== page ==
Space History News
space history and collectibles feature articles

discussion forums about space history and collecting

calendar of worldwide astronaut appearances

collecting guides and selected space history documents

related space memorabilia and history websites

Go / No Go :
"Apollo 11: Men on the Moon" DVD

Review by Rick Houston

Studio:   Spacecraft Films/20th Century Fox Home Entertainment
Release:   2003
Length:   More than 10 hours on 3 discs
MSRP:   $44.99
Extras:   astronaut commentary from post-flight debriefings; lunar landing with multi-track sound; multi-angle launch footage; pre-mission interviews; training / preparation footage; Saturn V stacking, rollout and footage of pad operations.

This was drama of the highest order.

No one knew how Apollo 11 would turn out for Neil Armstrong, Buzz Aldrin and Michael Collins as they lifted off from the Florida coastline on that July morning in 1969. Would Armstrong and Aldrin be able to land on the lunar surface for the first time in the history of mankind? More importantly, would they be able to fulfill Kennedy's 1961 mandate and return safely to Earth?

Rarely had an event captured the entire world's attention like Apollo 11. Hundreds of millions of people watched on television, transfixed by the enormity of what they were seeing. Ask almost anyone old enough to remember, and they can tell you exactly where they were and what they were doing as they watched those dark, grainy images of Armstrong climbing down Eagle's ladder.

Those images, and so many more, are contained in Apollo 11: Men On The Moon. First released in 2002 by Spacecraft Films and again the following the year after the company's association with 20th Century Fox Home Entertainment, the second effort is a huge improvement over the first.

On the first disc of Apollo 11, an informative and relevant narrative is played over footage that was left silent on the original release.

The first disc also contains an incredible 15 different launch views, as well as the famed lunar landing that can be played with any one of six different audio options. Want to hear Armstrong and Aldrin describe the landing process themselves? It's here in a post-flight debriefing played over the landing sequence.

Watch these images for just a few minutes, and it's clear that a lot of care was taken to put together the most comprehensive record of the Apollo 11 flight ever made available to the public.

There's nothing of any consequence on the second disc, other than a little ol' moonwalk. Again, there are several options available... three camera and two audio. Angle 1 for the camera is a composite of TV, 16mm film, 70mm Hasselblad images and EVA training film. If that is not enough, you can chose "just" the TV or 16mm full screen viewing options.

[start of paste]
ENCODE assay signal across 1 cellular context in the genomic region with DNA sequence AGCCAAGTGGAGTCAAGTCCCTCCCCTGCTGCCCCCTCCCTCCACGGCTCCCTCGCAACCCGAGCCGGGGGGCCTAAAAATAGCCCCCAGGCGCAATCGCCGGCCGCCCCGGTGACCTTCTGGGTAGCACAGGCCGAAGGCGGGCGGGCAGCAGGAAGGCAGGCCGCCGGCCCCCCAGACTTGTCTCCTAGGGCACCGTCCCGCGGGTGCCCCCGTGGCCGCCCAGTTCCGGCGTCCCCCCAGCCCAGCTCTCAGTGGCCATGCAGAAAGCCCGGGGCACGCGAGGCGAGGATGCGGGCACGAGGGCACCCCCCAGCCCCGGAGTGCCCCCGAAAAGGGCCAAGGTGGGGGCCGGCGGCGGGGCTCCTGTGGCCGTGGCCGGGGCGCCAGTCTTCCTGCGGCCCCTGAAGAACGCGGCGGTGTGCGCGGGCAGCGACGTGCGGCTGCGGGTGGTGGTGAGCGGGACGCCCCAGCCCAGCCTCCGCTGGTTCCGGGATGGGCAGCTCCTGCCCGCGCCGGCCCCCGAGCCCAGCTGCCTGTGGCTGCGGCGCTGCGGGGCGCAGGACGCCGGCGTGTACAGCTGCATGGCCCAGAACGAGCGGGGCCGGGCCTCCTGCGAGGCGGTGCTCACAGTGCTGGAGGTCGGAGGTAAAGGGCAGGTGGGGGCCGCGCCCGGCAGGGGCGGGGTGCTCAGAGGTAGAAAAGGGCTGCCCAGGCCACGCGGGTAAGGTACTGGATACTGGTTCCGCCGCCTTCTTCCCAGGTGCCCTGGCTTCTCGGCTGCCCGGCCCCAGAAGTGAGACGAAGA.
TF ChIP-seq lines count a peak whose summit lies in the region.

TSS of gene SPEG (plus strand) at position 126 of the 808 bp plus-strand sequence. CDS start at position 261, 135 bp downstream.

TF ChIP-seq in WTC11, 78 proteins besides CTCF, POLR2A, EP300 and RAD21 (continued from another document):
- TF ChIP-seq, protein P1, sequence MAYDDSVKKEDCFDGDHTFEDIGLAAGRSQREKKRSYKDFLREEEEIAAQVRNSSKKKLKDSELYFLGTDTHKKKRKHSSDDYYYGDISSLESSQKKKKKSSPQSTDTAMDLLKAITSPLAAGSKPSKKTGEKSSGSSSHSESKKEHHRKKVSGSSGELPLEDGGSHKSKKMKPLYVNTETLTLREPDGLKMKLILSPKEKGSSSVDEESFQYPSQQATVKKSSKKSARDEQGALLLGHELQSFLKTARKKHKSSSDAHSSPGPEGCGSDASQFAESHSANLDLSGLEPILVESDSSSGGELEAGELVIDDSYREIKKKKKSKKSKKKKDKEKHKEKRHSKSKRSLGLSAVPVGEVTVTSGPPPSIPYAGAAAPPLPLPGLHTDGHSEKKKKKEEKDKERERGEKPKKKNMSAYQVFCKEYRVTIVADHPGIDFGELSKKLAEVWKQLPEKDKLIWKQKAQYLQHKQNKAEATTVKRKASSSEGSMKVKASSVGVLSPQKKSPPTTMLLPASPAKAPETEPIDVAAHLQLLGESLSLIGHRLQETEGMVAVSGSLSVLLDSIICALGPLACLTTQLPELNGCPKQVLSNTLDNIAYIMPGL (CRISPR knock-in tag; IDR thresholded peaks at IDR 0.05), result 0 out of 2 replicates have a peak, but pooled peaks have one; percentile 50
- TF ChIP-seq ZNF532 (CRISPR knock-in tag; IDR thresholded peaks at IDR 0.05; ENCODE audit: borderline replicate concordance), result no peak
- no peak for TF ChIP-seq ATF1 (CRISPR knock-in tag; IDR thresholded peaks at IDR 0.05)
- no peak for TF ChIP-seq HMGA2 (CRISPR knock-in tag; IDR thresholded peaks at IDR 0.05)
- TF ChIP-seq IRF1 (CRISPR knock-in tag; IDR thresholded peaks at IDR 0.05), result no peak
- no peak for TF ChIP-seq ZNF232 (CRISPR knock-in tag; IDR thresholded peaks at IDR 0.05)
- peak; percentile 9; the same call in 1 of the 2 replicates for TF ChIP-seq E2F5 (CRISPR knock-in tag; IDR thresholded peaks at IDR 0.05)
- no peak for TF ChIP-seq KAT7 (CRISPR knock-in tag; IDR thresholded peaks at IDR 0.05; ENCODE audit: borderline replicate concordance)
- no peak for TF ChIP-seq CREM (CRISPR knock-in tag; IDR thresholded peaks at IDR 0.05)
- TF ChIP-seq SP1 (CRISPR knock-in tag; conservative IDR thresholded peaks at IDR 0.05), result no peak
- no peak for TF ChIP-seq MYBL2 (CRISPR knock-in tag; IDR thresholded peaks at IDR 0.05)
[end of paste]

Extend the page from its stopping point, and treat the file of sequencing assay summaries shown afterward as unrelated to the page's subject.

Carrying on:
For audio, check out the air-to-ground transmissions or the aforementioned astronaut commentary from their post-flight debriefing. The only way to top this would be to have the moonwalkers describe the action in-person.

Christopher Columbus did not have a camera when he discovered the New World in 1492. Sir Edmund Hillary and Tenzig Norgay were unable to take moving pictures when they summited Mt. Everest in 1953. Apollo 11 was the first time explorers documented their adventures with video, allowing us to share vicariously in the experience.

The TV images are the ones you remember, if you lived to see those historic first steps live. They're grainy, and only in the imagination is the detail of Armstrong's and Aldrin's suits visible. The picture is strikingly similar to the ghostly images beamed back to Earth of cosmonaut Alexi Leonov's first spacewalk four years earlier.

Lunar surface television would improve drastically by the end of the Apollo program, but the stark black-and-white TV provided by Apollo 11 only added to the drama of the unknown. Armstrong and Aldrin bounce out of range of the fixed camera. What dangers lurked just out of frame?

It's all here: Armstrong's immortal, "That's one small step for man, one giant leap for mankind," Aldrin's awed "Magnificent desolation" description of the lunar surface and President Nixon's phone call to them both.

As the historic moonwalk footage ends, the second DVD is over, but there's still a lot more to come on the third and final disc of this set. Some of the most spectacular footage in Apollo 11 is contained here, in the last half of the "Probe and Drogue" television transmission chapter.

We're escorted in living color into the Lunar Module Eagle, as it makes its way into history. A backpack that will soon be used by one of the astronauts on the lunar surface is visible. We can see through the windows that Armstrong and Aldrin will look through. The instrument panel is so plainly visible, you can easily read its dials' labels and markers.

As Eagle was released in lunar orbit, this is our first and only view inside the craft. Breathtaking.

Go/No Go: If ever there was a set to buy, this is it. The flight of Apollo 11 was far too important, and thereีs simply too much contained in this release to pass it up.

If the entire Spacecraft Films catalog is essential to any collection, Apollo 11: Men On The Moon is the best of the best.

Order now: buySPACE | Amazon | Spacecraft Films

back to collectSPACE

© 1999-2014 All rights reserved.
Questions? E-mail
About the reviewer:
Rick Houston is an avid collector of DVDs (he has more than 600). Houston is also a space history enthusiast, so he is sure to not miss a documentary or docudrama.

Feedback: collectSPACE: Messages

'Go/No Go' Review Archive: